NASS To Pass Petroleum Industry Bill By April, Says Sylva

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A file photo of the National Assembly complex in Abuja, Nigeria’s capital.

The National Assembly will pass the Petroleum Industry Bill (PIB) which is currently before it by April 2021, Mr Timipre Sylva has said.

Sylva, who is the Minister of State for Petroleum Resources, disclosed this on Thursday at the weekly presidential ministerial media briefing at the State House in Abuja, the Federal Capital Territory (FCT).

He told reporters that the bill would not suffer a setback, going by all indications from the leadership of the National Assembly.

The minister stated that if the nation must diversify from petroleum, it must go in the direction of gas.

He stressed the importance for Nigeria to steer away from oil to gas, adding that the 20-year-old PIB would attract a lot of investments to the gas sector.

On the issue of having functional refineries in the country, Sylva faulted Senator Dino Melaye’s analysis of the proposed rehabilitation of the Port Harcourt refinery.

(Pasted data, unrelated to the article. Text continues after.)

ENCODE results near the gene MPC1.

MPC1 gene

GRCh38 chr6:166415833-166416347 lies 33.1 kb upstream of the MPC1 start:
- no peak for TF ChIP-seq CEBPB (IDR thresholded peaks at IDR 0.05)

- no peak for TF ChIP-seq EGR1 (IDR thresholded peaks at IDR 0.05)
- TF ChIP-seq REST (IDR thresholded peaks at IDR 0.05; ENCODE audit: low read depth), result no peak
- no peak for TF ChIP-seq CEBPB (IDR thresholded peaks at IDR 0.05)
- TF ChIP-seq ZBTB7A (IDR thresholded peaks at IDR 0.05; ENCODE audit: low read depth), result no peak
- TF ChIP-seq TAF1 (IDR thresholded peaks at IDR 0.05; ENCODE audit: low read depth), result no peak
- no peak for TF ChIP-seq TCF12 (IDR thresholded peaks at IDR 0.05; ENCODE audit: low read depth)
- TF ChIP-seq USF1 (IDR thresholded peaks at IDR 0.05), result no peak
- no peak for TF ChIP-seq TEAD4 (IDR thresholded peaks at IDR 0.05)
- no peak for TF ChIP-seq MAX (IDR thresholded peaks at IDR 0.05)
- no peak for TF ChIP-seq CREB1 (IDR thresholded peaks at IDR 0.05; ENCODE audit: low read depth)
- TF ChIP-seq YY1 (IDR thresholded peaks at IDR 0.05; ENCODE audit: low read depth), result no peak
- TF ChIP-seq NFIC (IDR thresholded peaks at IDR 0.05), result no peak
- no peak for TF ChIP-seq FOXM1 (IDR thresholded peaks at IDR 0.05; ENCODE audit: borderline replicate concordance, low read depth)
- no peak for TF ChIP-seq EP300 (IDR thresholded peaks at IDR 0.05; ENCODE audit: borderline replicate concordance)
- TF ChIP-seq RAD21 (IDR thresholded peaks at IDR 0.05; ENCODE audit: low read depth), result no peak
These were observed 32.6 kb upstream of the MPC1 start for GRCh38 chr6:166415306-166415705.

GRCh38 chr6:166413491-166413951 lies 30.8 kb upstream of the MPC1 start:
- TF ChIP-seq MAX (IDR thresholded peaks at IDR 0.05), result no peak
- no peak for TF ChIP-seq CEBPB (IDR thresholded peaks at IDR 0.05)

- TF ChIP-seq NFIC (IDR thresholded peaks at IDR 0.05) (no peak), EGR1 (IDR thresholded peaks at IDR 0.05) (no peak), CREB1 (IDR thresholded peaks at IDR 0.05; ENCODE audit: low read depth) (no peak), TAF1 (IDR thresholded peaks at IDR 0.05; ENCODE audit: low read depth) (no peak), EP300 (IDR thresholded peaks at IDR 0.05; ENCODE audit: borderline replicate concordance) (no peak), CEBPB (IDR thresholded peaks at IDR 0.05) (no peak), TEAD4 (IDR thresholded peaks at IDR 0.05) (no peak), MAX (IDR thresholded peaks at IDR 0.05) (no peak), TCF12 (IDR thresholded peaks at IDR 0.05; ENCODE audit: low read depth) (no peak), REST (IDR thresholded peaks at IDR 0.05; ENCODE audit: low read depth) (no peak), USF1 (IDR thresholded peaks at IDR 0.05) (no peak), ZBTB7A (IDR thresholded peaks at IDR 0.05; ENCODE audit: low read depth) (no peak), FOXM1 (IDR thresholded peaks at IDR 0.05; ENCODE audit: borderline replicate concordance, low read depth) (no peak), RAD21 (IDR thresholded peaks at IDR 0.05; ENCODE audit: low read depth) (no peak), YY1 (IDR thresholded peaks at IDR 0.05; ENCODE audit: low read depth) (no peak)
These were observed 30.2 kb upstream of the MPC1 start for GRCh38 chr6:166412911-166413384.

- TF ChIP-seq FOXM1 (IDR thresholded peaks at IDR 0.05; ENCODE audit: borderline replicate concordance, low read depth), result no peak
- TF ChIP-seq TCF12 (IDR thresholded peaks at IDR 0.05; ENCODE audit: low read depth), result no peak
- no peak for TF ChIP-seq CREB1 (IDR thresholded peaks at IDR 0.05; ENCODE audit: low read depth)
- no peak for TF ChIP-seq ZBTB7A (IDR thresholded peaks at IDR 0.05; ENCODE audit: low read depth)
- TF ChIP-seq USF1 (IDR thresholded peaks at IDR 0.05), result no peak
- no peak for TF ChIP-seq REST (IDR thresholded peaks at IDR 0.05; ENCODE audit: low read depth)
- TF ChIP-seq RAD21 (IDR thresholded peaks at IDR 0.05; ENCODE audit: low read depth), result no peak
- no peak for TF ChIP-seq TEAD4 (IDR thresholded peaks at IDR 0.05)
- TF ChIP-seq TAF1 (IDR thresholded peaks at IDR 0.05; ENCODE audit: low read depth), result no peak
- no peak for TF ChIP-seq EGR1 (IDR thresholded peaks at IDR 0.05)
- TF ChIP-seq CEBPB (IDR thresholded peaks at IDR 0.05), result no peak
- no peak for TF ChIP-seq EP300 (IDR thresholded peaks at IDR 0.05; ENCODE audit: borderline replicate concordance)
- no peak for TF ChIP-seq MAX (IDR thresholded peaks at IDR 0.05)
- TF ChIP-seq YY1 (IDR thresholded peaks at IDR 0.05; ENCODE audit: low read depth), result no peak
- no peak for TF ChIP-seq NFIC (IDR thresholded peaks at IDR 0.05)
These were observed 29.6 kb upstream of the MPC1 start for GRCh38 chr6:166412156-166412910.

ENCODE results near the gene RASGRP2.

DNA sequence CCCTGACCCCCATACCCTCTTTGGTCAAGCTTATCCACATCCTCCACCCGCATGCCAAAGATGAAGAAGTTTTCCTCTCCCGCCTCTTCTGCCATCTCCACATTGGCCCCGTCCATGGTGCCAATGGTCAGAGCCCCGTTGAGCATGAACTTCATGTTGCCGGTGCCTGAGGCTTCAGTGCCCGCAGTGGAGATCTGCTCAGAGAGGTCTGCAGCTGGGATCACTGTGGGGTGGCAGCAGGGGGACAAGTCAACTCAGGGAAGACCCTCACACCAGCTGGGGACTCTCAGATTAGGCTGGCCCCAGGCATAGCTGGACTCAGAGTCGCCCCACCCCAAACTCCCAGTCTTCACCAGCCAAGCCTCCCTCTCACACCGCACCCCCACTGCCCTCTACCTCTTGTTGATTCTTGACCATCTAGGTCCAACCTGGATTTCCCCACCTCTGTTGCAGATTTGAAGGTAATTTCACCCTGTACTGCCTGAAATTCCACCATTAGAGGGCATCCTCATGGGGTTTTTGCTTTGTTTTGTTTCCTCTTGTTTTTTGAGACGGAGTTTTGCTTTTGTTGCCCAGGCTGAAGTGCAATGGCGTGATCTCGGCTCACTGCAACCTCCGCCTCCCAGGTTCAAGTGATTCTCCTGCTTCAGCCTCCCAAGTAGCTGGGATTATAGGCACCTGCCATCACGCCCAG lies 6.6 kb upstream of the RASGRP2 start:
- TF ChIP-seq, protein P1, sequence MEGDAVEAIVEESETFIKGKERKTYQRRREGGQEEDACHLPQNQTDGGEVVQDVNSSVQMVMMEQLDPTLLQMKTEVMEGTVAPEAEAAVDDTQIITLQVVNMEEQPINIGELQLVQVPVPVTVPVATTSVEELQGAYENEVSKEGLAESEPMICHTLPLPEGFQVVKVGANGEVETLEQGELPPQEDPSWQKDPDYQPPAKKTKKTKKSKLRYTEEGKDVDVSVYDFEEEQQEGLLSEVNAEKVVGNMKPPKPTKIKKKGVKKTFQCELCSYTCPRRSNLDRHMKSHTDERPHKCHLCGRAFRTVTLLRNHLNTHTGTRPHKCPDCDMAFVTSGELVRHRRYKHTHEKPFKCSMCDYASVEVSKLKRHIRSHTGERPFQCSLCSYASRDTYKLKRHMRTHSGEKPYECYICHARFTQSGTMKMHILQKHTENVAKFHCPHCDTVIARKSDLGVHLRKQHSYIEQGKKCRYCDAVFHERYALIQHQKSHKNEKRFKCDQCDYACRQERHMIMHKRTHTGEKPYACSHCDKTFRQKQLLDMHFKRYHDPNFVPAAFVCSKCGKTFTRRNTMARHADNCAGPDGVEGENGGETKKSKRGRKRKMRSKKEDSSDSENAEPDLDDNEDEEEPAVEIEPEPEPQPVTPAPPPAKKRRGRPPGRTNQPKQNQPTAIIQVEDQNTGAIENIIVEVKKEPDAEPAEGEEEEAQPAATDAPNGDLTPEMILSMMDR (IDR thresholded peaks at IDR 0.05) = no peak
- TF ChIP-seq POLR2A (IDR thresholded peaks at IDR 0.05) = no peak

According to him, Melaye is no expert on refinery and should, therefore, not impress his views on an area he is not conversant with.

The minister said the Federal Government remained committed to its promise to deliver a functional refinery to Nigerians in due time.

While the government plans to spend $1.5 billion to fund the rehabilitation of the Port Harcourt refinery in Rivers State, several individuals and groups say this will add to the nation’s debt burden.

But Sylva has since doused the concerns, saying the government does not intend to borrow all the funds to rehabilitate the refinery which he said would be functional in 18 months.

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In a recent interview with Channels Television, he disclosed that a subsidiary of the Nigerian National Petroleum Corporation (NNPC) – Nigerian Petroleum Development Company Ltd (NPDC) – and others would contribute the money to be used for the project.

According to the minister, $200 million will come from NNPC’s internally generating revenue sources, while the Federal appropriation will put in about $800 million.

He added that the remaining fund would come from the African Export-Import Bank (Afreximbank).

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